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Correlates of Elevated Interleukin-6 and C-Reactive Protein in Persons With or at High Risk for HCV and HIV Infections

Salter, Megan L. PhD*,†; Lau, Bryan PhD*; Mehta, Shruti H. PhD*; Go, Vivian F. PhD*; Leng, Sean MD; Kirk, Gregory D. MD, PhD*,§

JAIDS Journal of Acquired Immune Deficiency Syndromes: 15 December 2013 - Volume 64 - Issue 5 - p 488–495
doi: 10.1097/QAI.0b013e3182a7ee2e
Epidemiology and Prevention

Background: HIV and hepatitis C virus (HCV) infections may increase interleukin-6 (IL-6) and C-reactive protein (CRP). However, relationships between inflammatory biomarkers, chronic viral infections, clinical factors, and behavioral factors remain poorly understood.

Methods: Using linear regression, we modeled cross-sectional associations between loge IL-6 or loge CRP levels and HCV, HIV, injection drug use, and comorbidity among 1191 injection drug users.

Results: Mean age was 47 years, 46.0% reported currently injecting drugs, 59.0% were HCV monoinfected, and 27% were HCV/HIV coinfected. In multivariable models, higher loge IL-6 was associated with HCV monoinfection [β = 0.191, 95% confidence interval (CI): 0.043 to 0.339] and HCV/HIV coinfection (β = 0.394, 95% CI: 0.214 to 0.574). In contrast, HCV monoinfection (β = −0.523, 95% CI: −0.275 to −0.789) and HCV/HIV coinfection (β = −0.554 95% CI: −0.260 to −0.847) were associated with lower CRP. Lower CRP with HCV infection was independent of liver fibrosis severity, synthetic function, or liver injury markers; CRP decreased with higher HCV RNA. Increased injection intensity was associated with higher IL-6 (P = 0.003) and CRP (P < 0.001); increasing comorbidity (P < 0.001) and older age (P = 0.028) were associated with higher IL-6; older age was associated with higher CRP among HCV-uninfected participants (P = 0.021).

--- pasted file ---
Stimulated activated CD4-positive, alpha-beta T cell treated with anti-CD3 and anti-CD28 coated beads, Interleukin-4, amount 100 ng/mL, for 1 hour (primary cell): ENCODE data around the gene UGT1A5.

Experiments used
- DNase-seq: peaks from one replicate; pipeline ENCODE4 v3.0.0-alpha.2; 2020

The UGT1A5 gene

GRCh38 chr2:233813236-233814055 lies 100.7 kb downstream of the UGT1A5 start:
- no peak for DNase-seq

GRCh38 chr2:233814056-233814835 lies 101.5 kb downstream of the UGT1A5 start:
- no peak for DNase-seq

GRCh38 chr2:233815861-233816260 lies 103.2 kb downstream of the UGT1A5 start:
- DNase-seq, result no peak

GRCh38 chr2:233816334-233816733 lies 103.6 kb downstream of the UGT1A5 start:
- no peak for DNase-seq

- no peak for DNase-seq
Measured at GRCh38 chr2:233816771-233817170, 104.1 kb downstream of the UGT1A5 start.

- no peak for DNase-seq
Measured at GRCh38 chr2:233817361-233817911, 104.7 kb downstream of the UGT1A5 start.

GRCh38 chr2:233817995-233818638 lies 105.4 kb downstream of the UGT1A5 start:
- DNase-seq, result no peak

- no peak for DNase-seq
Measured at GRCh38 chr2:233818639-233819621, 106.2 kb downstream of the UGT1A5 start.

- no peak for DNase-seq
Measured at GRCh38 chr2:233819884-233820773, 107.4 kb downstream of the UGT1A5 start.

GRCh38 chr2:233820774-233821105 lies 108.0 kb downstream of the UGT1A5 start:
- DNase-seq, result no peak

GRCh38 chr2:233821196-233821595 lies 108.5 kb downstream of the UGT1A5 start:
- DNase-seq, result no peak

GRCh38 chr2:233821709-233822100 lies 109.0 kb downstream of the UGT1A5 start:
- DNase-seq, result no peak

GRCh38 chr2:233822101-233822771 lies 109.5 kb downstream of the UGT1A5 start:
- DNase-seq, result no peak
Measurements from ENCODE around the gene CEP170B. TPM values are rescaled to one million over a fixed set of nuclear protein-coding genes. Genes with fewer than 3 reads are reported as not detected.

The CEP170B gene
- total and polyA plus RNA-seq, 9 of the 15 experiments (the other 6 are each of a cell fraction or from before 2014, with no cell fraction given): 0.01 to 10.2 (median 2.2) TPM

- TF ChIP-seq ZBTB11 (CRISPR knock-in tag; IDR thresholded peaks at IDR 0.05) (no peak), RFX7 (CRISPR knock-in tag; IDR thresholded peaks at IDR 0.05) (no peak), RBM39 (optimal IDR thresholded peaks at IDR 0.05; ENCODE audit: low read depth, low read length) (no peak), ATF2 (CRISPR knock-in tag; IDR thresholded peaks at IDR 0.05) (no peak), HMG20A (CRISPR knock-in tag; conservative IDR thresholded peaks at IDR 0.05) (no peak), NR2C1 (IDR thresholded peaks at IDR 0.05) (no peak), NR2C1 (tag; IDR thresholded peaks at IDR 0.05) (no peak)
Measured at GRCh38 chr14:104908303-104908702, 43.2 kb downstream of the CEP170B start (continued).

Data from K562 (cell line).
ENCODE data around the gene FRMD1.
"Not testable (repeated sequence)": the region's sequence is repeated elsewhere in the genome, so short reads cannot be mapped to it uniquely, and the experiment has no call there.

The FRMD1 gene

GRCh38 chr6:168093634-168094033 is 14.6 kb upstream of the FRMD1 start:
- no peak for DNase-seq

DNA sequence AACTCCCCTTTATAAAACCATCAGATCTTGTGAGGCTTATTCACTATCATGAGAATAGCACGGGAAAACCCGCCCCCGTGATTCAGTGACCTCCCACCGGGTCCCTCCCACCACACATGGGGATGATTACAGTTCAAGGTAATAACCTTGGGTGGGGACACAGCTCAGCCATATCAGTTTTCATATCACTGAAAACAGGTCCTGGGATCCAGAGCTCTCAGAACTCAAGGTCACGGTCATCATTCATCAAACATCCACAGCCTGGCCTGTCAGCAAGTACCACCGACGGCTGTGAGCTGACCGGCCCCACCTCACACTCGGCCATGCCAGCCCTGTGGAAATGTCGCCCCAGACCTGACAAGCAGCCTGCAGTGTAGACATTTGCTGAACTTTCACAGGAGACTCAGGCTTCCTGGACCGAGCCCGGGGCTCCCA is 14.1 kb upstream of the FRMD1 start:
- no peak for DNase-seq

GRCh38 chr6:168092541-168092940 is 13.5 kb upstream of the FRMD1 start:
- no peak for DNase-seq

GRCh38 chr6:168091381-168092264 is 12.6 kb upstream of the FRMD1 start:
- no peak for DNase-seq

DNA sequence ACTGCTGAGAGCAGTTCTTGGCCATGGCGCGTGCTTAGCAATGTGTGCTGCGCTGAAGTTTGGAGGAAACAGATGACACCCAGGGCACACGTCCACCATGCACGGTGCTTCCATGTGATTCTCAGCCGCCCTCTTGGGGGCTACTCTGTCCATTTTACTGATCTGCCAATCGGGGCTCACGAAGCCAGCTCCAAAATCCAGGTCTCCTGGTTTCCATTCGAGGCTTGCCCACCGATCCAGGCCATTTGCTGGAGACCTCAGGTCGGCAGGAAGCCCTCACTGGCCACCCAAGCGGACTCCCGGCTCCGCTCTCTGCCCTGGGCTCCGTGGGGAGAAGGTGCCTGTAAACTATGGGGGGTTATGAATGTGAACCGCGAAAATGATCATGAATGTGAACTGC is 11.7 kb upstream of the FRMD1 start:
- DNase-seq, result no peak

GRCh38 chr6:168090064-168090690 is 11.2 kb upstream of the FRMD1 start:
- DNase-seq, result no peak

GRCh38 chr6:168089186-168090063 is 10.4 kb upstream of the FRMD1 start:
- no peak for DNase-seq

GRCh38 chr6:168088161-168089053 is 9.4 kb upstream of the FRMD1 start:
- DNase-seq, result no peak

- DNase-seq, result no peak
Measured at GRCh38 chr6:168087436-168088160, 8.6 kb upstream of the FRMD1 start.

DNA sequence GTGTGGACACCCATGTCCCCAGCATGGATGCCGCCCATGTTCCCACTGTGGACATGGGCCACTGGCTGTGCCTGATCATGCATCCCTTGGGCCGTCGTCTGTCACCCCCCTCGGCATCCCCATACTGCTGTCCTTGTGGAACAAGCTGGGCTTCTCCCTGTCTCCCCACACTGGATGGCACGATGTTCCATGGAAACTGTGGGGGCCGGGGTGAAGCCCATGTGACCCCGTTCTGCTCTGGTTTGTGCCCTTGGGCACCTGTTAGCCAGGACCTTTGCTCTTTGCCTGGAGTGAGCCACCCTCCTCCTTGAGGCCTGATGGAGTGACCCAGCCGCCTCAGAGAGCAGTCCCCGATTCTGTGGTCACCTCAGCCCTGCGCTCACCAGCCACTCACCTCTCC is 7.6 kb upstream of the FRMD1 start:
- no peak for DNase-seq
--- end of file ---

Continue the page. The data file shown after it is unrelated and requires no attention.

Conclusion: HIV and HCV infections contribute to chronic inflammation; however, reduced CRP possibly occurs through HCV-mediated mechanisms. Findings highlight potentially modifiable contributors to inflammation.

*Department of Epidemiology, Johns Hopkins University School of Public Health, Baltimore, MD;

Johns Hopkins University Center on Aging and Health, Baltimore, MD;

Divisions of Geriatric Medicine; and

§Infectious Diseases, Johns Hopkins University School of Medicine, Baltimore, MD.

Correspondence to: Megan L. Salter, PhD, Johns Hopkins Center on Aging and Health, 2024 E. Monument Street, Suite 2-704, Baltimore, MD 21205 (e-mail: msalter@jhsph.edu).

The authors have conflicts of interest to disclose.

Supported by the National Institutes of Health (grants RC1-AI-086053, R01-DA-04334, R01-DA-12568, R01-HL-90483, R01-DA-16078, and K01-AI071754) and the American Cancer Society (MRSG-07-284-01-CCE to G.D.K.)

All authors contributed to the conception and design or acquisition of data or analysis and interpretation of the data, drafting the article or revising it critically for important intellectual content, and final approval of the version to be published.

Supplemental digital content is available for this article. Direct URL citations appear in the printed text and are provided in the HTML and PDF versions of this article on the journal's Web site (www.jaids.com).

Received April 19, 2013

Accepted July 23, 2013

© 2013 by Lippincott Williams & Wilkins